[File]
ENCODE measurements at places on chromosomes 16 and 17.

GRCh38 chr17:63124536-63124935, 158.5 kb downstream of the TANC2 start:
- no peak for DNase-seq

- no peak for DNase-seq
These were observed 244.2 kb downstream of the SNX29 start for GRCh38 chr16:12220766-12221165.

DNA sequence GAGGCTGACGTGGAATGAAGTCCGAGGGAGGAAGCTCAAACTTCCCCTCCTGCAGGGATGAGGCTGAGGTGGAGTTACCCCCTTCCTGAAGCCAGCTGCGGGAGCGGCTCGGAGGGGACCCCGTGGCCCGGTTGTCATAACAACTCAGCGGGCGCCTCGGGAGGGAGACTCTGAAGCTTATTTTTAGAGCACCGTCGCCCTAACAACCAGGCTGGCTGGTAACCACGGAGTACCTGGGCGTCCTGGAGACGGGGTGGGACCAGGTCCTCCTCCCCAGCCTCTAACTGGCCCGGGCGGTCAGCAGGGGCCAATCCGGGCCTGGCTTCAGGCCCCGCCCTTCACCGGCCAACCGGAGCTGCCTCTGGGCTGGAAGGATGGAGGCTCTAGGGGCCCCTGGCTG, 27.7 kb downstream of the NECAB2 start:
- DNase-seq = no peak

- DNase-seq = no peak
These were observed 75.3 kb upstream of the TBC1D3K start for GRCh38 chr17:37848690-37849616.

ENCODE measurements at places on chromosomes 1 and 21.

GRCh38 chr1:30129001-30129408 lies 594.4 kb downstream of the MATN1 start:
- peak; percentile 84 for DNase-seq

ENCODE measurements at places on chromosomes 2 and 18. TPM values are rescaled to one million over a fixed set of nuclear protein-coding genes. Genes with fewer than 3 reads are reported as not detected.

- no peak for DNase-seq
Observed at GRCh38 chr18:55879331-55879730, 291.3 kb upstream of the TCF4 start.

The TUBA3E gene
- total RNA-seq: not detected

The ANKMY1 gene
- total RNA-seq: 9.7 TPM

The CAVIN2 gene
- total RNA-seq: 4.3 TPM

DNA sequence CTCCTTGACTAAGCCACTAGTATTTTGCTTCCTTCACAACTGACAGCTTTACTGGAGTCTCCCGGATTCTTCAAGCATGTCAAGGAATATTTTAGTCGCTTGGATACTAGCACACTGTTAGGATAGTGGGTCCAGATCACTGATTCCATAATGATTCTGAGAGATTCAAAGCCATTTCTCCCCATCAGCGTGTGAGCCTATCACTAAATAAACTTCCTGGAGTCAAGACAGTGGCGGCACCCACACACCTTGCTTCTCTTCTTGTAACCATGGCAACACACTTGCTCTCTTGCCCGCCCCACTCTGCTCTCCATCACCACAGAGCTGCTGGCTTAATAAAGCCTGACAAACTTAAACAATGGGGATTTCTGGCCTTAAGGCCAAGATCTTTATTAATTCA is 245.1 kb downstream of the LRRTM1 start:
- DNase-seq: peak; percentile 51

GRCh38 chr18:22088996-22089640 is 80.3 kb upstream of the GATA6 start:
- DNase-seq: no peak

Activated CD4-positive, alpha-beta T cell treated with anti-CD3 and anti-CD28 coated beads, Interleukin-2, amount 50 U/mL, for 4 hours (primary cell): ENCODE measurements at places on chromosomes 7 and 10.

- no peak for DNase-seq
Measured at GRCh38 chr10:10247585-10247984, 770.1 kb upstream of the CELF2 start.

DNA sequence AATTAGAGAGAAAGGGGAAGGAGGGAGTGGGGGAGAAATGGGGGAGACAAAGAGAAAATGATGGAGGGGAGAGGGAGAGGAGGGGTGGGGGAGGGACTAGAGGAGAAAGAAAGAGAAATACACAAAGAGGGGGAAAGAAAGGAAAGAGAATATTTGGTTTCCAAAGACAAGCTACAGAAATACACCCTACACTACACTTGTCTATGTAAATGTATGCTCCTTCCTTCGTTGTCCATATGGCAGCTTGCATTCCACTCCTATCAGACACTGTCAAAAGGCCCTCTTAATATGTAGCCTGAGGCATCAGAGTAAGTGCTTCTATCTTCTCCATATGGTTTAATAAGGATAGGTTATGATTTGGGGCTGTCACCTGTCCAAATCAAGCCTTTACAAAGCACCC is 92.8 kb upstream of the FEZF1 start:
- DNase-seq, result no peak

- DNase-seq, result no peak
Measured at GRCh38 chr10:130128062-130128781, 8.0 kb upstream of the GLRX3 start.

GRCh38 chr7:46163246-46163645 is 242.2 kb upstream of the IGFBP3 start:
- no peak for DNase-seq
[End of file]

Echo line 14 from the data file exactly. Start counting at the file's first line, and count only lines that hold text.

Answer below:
- no peak for DNase-seq